Sugar output in Thailand, the world’s second-largest exporter, will surpass a previous forecast and near a record after farmers increased cane planting, according to the Office of the Cane and Sugar Board.
Production may total 10.1 million metric tons in the crushing season that started Nov. 15 from an all-time high cane output of 100 million tons, said Somsak Suwattiga, secretary general at the board. That compares with 9 million tons from a cane harvest of 90 million tons that he estimated on Feb. 8, and the record 10.2 million tons in 2011-2012.
Increasing Thai supplies may widen a global glut that pushed the commodity into a bear market in September. Sugar has slumped 51 percent in New York since reaching a three-decade high in February 2011 as production from Brazil to Thailand and China increased and a global economic slowdown curbed demand.
“Production is higher than we previously expected as rice and cassava growers shifted to plant sugar cane,” Somsak said in a phone interview from Bangkok yesterday. “These farmers didn’t notify us in advance.”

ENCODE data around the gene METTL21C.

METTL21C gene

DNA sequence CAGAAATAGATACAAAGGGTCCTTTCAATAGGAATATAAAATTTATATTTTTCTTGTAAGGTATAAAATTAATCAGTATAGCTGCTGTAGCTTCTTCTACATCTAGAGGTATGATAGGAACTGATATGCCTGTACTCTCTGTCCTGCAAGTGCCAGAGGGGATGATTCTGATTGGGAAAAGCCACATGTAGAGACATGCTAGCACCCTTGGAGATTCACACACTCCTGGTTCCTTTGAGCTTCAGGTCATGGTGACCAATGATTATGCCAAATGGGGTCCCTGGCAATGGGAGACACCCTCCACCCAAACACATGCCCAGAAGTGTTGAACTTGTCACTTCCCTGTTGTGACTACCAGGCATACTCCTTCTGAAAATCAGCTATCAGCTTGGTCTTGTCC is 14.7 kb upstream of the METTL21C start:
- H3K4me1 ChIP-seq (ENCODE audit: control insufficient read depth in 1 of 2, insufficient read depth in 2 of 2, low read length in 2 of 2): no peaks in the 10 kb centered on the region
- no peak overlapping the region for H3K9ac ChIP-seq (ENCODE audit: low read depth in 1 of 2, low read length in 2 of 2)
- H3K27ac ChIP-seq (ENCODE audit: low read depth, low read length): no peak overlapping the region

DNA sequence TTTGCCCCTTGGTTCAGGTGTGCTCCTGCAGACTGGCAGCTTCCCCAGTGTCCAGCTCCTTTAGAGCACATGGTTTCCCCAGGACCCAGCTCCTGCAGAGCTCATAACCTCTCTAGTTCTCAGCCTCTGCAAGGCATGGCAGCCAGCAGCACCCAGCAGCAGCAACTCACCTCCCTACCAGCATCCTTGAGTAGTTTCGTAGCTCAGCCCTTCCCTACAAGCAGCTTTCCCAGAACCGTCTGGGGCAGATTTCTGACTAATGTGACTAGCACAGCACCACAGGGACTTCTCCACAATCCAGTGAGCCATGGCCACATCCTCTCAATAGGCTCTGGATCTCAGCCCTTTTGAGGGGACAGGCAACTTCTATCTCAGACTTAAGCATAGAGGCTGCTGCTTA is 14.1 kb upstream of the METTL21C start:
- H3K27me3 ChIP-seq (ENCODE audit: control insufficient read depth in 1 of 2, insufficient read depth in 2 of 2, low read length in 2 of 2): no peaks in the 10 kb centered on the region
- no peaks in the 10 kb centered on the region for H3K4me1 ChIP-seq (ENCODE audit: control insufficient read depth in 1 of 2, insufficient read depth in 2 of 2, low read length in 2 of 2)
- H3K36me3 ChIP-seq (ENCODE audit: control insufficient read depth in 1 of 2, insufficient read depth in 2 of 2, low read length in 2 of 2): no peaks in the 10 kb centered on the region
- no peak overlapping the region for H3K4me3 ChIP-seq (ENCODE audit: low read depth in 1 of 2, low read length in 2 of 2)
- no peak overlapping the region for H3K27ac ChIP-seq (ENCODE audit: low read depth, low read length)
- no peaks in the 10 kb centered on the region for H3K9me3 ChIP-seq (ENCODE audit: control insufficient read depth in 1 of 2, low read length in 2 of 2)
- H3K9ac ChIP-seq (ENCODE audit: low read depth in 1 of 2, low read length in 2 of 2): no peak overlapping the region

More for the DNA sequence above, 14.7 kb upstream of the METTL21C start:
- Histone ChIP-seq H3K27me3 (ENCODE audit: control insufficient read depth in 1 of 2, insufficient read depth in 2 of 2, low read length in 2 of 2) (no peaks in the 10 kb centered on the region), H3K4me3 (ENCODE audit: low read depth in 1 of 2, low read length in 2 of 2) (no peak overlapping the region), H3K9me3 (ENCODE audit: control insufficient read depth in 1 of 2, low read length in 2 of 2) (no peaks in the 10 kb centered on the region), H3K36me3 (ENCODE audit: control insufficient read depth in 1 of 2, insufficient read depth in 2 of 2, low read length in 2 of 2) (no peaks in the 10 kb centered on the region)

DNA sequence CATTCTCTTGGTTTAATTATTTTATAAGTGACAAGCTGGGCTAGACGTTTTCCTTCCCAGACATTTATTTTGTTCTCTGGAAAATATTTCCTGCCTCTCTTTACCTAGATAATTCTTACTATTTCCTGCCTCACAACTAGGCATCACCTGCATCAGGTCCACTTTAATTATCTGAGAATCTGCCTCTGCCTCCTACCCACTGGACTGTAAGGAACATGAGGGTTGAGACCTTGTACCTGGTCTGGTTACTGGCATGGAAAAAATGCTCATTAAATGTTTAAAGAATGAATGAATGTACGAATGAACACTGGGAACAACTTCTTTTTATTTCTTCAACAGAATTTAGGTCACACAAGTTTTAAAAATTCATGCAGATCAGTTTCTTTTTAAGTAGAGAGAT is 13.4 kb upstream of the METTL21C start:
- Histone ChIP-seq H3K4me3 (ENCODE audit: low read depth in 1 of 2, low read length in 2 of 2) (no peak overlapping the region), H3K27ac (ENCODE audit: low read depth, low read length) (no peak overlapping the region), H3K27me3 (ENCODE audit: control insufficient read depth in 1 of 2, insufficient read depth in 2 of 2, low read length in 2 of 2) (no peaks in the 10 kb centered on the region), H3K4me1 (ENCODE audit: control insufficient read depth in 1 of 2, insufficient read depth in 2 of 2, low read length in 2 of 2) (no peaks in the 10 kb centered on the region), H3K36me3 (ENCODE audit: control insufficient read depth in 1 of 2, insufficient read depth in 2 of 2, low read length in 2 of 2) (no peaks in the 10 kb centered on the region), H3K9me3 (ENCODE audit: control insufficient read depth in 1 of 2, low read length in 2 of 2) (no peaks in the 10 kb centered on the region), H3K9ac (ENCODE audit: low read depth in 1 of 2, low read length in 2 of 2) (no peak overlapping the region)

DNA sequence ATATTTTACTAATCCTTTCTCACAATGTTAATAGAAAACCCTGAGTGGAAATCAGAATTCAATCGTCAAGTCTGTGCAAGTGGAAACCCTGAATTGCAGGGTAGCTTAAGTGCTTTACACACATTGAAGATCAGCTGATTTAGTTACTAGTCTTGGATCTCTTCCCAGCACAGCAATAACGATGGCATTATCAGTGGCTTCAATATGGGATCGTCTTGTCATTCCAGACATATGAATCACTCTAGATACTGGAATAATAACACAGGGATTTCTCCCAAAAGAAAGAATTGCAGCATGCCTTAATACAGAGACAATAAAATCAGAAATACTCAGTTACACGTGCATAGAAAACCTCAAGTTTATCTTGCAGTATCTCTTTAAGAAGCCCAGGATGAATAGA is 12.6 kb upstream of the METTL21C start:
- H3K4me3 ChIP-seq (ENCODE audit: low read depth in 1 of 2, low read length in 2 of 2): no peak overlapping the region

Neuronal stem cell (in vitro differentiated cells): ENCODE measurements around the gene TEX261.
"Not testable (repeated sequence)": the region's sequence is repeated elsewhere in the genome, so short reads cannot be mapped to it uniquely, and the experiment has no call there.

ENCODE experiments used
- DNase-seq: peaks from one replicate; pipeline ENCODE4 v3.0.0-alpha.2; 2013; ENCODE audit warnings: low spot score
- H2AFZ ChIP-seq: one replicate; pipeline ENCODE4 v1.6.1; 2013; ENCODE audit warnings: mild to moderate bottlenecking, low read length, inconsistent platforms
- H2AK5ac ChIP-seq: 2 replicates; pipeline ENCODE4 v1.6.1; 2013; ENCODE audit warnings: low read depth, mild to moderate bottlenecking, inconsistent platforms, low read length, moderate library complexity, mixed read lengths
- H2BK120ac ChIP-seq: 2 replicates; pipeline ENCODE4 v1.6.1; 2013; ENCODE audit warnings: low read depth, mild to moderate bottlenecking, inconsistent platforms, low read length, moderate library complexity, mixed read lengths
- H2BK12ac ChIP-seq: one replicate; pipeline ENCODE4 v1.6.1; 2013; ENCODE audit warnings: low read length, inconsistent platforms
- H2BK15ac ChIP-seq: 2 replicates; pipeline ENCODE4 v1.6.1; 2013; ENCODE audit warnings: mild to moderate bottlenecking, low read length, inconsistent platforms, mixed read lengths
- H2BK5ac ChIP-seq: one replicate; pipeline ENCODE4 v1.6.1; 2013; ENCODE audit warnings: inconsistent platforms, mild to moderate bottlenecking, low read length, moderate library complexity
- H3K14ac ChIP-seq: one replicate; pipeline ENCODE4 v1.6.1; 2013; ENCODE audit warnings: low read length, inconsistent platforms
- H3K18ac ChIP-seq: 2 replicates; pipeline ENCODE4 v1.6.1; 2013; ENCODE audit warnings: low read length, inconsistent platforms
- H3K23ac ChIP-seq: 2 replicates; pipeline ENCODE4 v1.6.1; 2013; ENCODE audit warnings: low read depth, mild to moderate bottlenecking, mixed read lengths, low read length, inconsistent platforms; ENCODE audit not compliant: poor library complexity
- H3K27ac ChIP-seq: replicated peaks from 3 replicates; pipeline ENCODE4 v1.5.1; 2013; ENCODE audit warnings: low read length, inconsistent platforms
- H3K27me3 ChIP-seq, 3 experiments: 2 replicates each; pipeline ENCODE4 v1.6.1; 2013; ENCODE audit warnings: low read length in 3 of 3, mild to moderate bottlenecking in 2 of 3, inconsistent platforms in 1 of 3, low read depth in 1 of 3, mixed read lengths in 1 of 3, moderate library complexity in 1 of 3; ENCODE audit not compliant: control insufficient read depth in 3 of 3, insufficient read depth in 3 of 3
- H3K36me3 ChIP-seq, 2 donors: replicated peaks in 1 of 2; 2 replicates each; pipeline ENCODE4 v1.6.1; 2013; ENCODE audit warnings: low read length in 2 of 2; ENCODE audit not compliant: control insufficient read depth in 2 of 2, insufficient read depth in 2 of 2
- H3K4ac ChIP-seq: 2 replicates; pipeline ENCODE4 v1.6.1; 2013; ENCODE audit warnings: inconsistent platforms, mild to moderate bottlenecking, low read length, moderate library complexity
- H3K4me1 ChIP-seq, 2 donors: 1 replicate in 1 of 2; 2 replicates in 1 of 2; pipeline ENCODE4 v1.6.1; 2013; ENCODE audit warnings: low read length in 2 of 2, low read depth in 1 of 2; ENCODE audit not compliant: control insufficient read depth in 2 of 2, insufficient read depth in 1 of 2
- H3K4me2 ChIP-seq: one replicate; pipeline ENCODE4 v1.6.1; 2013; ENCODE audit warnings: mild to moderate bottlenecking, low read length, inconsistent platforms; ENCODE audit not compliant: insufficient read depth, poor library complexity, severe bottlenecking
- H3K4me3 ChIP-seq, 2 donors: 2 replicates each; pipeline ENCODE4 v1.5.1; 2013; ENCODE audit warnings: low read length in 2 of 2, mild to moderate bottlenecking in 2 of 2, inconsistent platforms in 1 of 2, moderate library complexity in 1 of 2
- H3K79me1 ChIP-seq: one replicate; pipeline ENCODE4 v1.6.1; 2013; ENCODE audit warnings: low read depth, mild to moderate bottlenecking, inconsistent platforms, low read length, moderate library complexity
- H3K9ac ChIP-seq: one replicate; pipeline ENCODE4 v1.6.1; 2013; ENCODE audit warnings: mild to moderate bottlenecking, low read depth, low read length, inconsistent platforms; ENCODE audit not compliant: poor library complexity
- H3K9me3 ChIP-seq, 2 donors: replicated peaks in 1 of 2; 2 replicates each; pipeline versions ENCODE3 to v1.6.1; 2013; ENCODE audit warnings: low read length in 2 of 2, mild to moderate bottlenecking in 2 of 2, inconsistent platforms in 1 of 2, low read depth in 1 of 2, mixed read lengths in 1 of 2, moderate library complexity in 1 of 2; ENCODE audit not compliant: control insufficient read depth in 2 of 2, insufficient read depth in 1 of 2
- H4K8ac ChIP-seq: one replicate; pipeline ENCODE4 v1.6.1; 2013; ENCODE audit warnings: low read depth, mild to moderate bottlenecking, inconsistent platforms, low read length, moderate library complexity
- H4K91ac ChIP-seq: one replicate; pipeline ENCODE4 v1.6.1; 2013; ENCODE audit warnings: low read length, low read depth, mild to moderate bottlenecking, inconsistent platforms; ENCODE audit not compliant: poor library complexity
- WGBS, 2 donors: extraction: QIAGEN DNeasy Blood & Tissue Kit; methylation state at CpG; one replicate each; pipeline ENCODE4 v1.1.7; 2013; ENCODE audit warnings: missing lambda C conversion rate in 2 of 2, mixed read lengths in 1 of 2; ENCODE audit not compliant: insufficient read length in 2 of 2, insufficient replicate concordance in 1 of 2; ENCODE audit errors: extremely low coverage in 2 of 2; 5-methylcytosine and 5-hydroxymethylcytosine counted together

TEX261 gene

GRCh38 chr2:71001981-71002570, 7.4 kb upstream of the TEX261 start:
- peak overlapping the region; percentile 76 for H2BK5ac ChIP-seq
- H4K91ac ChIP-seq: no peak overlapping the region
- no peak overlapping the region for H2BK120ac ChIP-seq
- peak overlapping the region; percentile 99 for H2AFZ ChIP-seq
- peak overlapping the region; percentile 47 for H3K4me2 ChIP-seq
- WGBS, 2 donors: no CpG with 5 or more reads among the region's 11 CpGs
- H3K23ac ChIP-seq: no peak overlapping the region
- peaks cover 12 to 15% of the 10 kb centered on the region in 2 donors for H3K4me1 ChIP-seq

The area under cane rose to 10 million rai (1.6 million hectares) this season from 9.6 million rai in 2011-2012, he said. The cane harvest totaled 99.8 million tons as of May 1, yielding sugar of 10 million tons, according to the board.
Sugar production may total 10 million tons from a cane harvest of at least 100 million tons next season, Somsak said.
Raw sugar for delivery in July fell 1.6 percent to 17.60 cents on the ICE Futures U.S. in New York yesterday. Futures lost 9.8 percent this year, extending two years of declines. A third year of losses would be the worst run since 1992.